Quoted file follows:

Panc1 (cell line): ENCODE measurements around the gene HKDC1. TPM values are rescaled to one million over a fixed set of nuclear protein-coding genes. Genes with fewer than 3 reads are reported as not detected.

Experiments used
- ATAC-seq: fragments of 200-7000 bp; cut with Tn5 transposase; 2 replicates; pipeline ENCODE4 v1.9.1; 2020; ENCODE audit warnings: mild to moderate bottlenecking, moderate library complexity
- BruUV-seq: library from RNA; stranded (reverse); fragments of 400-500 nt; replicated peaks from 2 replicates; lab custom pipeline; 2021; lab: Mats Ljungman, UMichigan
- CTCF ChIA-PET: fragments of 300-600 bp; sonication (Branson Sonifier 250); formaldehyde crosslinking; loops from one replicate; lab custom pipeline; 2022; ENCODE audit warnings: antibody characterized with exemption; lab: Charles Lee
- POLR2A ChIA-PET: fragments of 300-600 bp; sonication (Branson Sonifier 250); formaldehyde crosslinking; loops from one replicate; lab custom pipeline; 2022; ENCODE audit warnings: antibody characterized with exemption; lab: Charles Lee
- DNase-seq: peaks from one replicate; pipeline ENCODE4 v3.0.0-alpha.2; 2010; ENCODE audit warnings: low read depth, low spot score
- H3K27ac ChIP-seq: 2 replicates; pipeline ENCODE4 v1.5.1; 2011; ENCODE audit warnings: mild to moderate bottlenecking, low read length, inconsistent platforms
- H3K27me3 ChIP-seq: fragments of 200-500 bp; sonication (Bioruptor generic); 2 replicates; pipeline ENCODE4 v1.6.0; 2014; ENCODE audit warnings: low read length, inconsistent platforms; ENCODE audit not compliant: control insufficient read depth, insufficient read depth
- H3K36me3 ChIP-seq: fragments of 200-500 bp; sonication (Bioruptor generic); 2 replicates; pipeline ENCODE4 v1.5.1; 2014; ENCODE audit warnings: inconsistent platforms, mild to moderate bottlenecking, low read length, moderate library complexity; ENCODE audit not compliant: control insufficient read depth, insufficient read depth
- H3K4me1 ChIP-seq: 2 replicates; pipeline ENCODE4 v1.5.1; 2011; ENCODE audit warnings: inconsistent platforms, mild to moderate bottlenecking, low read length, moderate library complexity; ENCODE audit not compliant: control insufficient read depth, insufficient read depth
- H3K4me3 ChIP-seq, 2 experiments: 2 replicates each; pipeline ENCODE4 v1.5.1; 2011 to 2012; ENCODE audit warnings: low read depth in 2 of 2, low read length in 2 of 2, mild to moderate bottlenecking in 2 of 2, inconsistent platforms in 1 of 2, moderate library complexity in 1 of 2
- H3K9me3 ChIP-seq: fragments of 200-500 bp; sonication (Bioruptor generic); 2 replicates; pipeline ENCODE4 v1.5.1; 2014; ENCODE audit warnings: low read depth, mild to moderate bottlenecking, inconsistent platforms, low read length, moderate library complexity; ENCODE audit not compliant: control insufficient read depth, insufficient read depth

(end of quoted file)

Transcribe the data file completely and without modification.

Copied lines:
Panc1 (cell line): ENCODE measurements around the gene HKDC1. TPM values are rescaled to one million over a fixed set of nuclear protein-coding genes. Genes with fewer than 3 reads are reported as not detected.

Experiments used
- ATAC-seq: fragments of 200-7000 bp; cut with Tn5 transposase; 2 replicates; pipeline ENCODE4 v1.9.1; 2020; ENCODE audit warnings: mild to moderate bottlenecking, moderate library complexity
- BruUV-seq: library from RNA; stranded (reverse); fragments of 400-500 nt; replicated peaks from 2 replicates; lab custom pipeline; 2021; lab: Mats Ljungman, UMichigan
- CTCF ChIA-PET: fragments of 300-600 bp; sonication (Branson Sonifier 250); formaldehyde crosslinking; loops from one replicate; lab custom pipeline; 2022; ENCODE audit warnings: antibody characterized with exemption; lab: Charles Lee
- POLR2A ChIA-PET: fragments of 300-600 bp; sonication (Branson Sonifier 250); formaldehyde crosslinking; loops from one replicate; lab custom pipeline; 2022; ENCODE audit warnings: antibody characterized with exemption; lab: Charles Lee
- DNase-seq: peaks from one replicate; pipeline ENCODE4 v3.0.0-alpha.2; 2010; ENCODE audit warnings: low read depth, low spot score
- H3K27ac ChIP-seq: 2 replicates; pipeline ENCODE4 v1.5.1; 2011; ENCODE audit warnings: mild to moderate bottlenecking, low read length, inconsistent platforms
- H3K27me3 ChIP-seq: fragments of 200-500 bp; sonication (Bioruptor generic); 2 replicates; pipeline ENCODE4 v1.6.0; 2014; ENCODE audit warnings: low read length, inconsistent platforms; ENCODE audit not compliant: control insufficient read depth, insufficient read depth
- H3K36me3 ChIP-seq: fragments of 200-500 bp; sonication (Bioruptor generic); 2 replicates; pipeline ENCODE4 v1.5.1; 2014; ENCODE audit warnings: inconsistent platforms, mild to moderate bottlenecking, low read length, moderate library complexity; ENCODE audit not compliant: control insufficient read depth, insufficient read depth
- H3K4me1 ChIP-seq: 2 replicates; pipeline ENCODE4 v1.5.1; 2011; ENCODE audit warnings: inconsistent platforms, mild to moderate bottlenecking, low read length, moderate library complexity; ENCODE audit not compliant: control insufficient read depth, insufficient read depth
- H3K4me3 ChIP-seq, 2 experiments: 2 replicates each; pipeline ENCODE4 v1.5.1; 2011 to 2012; ENCODE audit warnings: low read depth in 2 of 2, low read length in 2 of 2, mild to moderate bottlenecking in 2 of 2, inconsistent platforms in 1 of 2, moderate library complexity in 1 of 2
- H3K9me3 ChIP-seq: fragments of 200-500 bp; sonication (Bioruptor generic); 2 replicates; pipeline ENCODE4 v1.5.1; 2014; ENCODE audit warnings: low read depth, mild to moderate bottlenecking, inconsistent platforms, low read length, moderate library complexity; ENCODE audit not compliant: control insufficient read depth, insufficient read depth